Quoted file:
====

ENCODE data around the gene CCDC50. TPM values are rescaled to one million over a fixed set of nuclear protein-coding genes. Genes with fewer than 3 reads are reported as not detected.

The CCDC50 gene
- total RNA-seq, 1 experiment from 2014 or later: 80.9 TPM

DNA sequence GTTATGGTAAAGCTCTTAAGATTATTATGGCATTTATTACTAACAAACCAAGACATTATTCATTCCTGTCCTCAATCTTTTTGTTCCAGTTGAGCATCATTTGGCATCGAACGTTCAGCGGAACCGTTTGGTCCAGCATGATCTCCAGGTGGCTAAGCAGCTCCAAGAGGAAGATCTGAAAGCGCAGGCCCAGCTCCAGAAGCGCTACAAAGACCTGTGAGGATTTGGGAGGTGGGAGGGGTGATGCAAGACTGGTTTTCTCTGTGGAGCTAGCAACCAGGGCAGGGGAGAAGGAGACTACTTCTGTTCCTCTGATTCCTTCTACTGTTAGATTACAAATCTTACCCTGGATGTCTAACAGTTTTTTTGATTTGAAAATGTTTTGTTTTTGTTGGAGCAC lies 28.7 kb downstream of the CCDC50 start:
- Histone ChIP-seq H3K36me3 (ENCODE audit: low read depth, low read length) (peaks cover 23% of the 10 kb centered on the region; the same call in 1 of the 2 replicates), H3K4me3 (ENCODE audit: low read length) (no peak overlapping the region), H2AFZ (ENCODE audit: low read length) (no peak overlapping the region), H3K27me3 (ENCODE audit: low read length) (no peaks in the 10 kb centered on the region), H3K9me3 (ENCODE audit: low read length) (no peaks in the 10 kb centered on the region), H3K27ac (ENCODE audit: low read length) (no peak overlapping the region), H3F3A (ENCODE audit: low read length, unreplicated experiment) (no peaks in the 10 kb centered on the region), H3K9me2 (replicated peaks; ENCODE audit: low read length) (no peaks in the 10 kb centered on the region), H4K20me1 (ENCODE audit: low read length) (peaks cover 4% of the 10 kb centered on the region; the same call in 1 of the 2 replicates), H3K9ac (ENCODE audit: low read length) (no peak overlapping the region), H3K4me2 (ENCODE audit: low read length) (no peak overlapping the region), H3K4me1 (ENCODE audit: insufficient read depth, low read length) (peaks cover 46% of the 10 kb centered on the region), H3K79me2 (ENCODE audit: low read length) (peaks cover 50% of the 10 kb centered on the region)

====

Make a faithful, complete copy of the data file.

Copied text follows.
ENCODE data around the gene CCDC50. TPM values are rescaled to one million over a fixed set of nuclear protein-coding genes. Genes with fewer than 3 reads are reported as not detected.

The CCDC50 gene
- total RNA-seq, 1 experiment from 2014 or later: 80.9 TPM

DNA sequence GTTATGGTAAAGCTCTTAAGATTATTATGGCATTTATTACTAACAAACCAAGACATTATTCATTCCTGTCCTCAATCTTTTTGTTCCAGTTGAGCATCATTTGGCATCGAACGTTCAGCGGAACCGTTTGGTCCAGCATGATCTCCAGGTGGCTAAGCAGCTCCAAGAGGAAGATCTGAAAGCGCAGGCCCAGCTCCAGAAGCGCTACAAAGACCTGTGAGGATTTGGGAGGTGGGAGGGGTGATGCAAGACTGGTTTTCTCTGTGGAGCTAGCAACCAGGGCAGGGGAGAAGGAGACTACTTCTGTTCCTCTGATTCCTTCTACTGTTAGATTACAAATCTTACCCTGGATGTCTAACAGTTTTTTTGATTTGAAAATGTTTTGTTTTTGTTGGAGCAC lies 28.7 kb downstream of the CCDC50 start:
- Histone ChIP-seq H3K36me3 (ENCODE audit: low read depth, low read length) (peaks cover 23% of the 10 kb centered on the region; the same call in 1 of the 2 replicates), H3K4me3 (ENCODE audit: low read length) (no peak overlapping the region), H2AFZ (ENCODE audit: low read length) (no peak overlapping the region), H3K27me3 (ENCODE audit: low read length) (no peaks in the 10 kb centered on the region), H3K9me3 (ENCODE audit: low read length) (no peaks in the 10 kb centered on the region), H3K27ac (ENCODE audit: low read length) (no peak overlapping the region), H3F3A (ENCODE audit: low read length, unreplicated experiment) (no peaks in the 10 kb centered on the region), H3K9me2 (replicated peaks; ENCODE audit: low read length) (no peaks in the 10 kb centered on the region), H4K20me1 (ENCODE audit: low read length) (peaks cover 4% of the 10 kb centered on the region; the same call in 1 of the 2 replicates), H3K9ac (ENCODE audit: low read length) (no peak overlapping the region), H3K4me2 (ENCODE audit: low read length) (no peak overlapping the region), H3K4me1 (ENCODE audit: insufficient read depth, low read length) (peaks cover 46% of the 10 kb centered on the region), H3K79me2 (ENCODE audit: low read length) (peaks cover 50% of the 10 kb centered on the region)